Craig's Place Staff
I have a memory of myself as a child, sitting in the passenger seat of my mother’s car, looking out the window at some new construction being built as we drove by. It was becoming a huge gray building, rectangular in shape, and impressive in size. As we drove past it, I said to my mother, “That should be a homeless shelter.” I’m not sure how I was even aware of the concept of homelessness given my very sheltered world – perhaps a movie on TV, or a story in the news, but I remember this interaction specifically because of my mother’s reaction to it – she laughed.
It took me years to understand why she thought my suggestion was so funny. I saw a big empty building, a spacious place where there could be beds, and tables of food. It seemed perfectly logical to me at the time.
What I didn’t know is that our society’s attitude toward the problem of homelessness was very unlike my childlike view. There is a near unshakable belief in our minds that those who suffer without a home are a product of their own poor judgment in life, and homelessness is a kind of societal penalty that is well deserved.
Craig’s Place is a wet shelter. If you are not familiar with the term, it simply means that we do not require our guests to be “dry” and sober upon entry. We meet you where you are in life. We sign everybody in, wand everybody, and search for contraband (alcohol, needles, weapons etc.). We lock away any and all contraband found for the night, and our guests’ possessions are returned to them upon departure. Many people do not understand the purpose of a wet shelter, sometimes thinking that we should put a greater emphasis on rehabilitated behavior. However our function is far simpler than that. We are an EMERGENCY shelter. Our intake is based on vulnerability and need. In other words, we do not believe that because a person is an addict, that person deserves to die in the cold when we have the services to prevent it.
The scrutiny upon our guests is palpable. How many times have we heard in reference to them, “They should just get a job,” their stories are boiled down to the nearest available prejudice. Why can’t they just get a job? Why can’t their families help them? Why should we support these people at all, when they should be able to take care of themselves, if they only really wanted to? Why ask for grants and public support? I find the latter is especially what people tend to be “concerned” with – that we could be wasting valuable money on people who don’t deserve it.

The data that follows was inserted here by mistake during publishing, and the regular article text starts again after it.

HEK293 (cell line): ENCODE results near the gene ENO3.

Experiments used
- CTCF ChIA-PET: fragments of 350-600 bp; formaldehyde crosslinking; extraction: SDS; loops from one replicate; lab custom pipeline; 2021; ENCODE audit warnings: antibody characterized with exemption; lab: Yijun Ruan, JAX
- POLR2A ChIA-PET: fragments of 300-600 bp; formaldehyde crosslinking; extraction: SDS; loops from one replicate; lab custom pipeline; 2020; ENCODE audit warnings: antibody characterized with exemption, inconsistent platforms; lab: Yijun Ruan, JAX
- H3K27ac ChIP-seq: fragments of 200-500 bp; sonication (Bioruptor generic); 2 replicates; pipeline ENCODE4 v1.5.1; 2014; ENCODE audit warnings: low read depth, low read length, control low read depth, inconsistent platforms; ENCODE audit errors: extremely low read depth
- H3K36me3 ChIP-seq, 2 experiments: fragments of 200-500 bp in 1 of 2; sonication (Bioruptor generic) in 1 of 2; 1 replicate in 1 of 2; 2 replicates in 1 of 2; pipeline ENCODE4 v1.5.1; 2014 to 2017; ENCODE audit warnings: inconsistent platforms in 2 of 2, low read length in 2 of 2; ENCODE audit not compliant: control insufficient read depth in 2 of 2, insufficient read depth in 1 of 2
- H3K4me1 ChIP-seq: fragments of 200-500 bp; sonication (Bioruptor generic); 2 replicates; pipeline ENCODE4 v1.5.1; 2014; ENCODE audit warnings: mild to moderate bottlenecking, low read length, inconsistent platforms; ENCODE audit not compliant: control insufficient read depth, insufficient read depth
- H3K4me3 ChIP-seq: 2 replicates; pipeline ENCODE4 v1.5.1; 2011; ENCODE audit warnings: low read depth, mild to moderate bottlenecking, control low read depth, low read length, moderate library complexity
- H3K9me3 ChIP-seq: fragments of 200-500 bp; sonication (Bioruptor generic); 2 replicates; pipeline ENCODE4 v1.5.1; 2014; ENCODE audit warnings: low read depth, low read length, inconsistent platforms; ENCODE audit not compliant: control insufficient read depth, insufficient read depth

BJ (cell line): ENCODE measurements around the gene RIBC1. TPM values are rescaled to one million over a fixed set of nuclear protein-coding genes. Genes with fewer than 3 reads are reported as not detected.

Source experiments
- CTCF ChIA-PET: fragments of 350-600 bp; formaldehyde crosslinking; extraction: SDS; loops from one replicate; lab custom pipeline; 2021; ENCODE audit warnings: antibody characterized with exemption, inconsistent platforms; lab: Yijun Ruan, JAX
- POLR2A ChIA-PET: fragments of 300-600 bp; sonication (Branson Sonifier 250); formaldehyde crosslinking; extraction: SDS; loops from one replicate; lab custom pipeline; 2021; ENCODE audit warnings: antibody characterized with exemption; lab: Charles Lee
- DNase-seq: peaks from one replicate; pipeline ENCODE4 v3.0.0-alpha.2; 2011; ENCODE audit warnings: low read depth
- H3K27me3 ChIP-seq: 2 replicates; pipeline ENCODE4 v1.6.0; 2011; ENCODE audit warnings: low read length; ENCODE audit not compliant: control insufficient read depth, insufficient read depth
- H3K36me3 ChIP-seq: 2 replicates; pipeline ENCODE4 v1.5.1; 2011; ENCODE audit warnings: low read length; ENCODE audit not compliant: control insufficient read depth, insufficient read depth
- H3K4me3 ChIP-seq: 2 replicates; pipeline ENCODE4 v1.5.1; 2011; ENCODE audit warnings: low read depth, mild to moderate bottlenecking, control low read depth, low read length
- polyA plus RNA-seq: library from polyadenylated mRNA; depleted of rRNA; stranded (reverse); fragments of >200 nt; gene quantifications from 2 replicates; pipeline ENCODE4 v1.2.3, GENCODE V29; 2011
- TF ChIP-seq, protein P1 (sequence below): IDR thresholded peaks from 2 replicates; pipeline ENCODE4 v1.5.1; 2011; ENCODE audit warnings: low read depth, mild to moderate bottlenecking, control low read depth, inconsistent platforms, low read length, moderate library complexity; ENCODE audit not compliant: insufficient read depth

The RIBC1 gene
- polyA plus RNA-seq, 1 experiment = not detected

Because you see, homeless shelters don’t generate revenue.
I think its easy for us to demonize the homeless because we like to think that we could never be in a similar situation ourselves. The very thought of descending to a level where, safety, privacy and cleanliness become unattainable scares us to our very core. As it is, we have a tendency to forget that most of us are doing as well as we are because we have had people to help us, to house and clothe us, to give us a ride to school or work, to give us recommendations and second chances, and access to medical care. But I promise you, among all of us that have managed to procure these things, there are addicts, there are criminals, there are the mentally ill. The only difference is, they have a home.
You and I have a place to go at night, a place to wake up warm every morning, closets to keep our clothes pressed, laundry facilities to keep them clean. We can take showers whenever we want, we can wake up every morning and present whatever kind of face we want to the world outside. Our walls, our privacy, our autonomy... allows us these options. It isn’t that we are devoid of faults and habits that are shameful – its that we can hide them.
It is often said that you never really know someone until you live with them. After all, that’s when the bad habits come out. But beyond that, the world has to assume we are who we say we are, barring further evidence to the contrary. Walls are very forgiving, but people aren’t. And against a clear background, our sins are laid bare for the world to see, scrutinize, and ultimately condemn us. There is nowhere to hide. It isn’t that the homeless are less moral or deserving than anyone else, its that when they do struggle, everyone can see.
At one point in my life, when I was 18, I found myself pregnant, homeless from fleeing a turbulent relationship, and having moved south, I was far from familial support. I called my mother for help, and she suggested that I sleep in my car. This I did, luckily only for a night or two, as some kind friends eventually intervened. But I often think back to those days and wonder, would I be where I am now if my housing situation remained in a state of impermanence? Would the situation have played out as well as it did in the end? Would I even have survived it? We all would like to believe that these are the kinds of situations that only happen to other people, that we ourselves are too far from the reach of desperation’s grip. But the truth is, this population is full of You’s and Me’s. It’s a reflection of our society; a doppelganger for every type. And I feel that if more people would be open to visiting us, they might get to meet theirs, and possibly see Craig’s Place – and themselves – in a different light.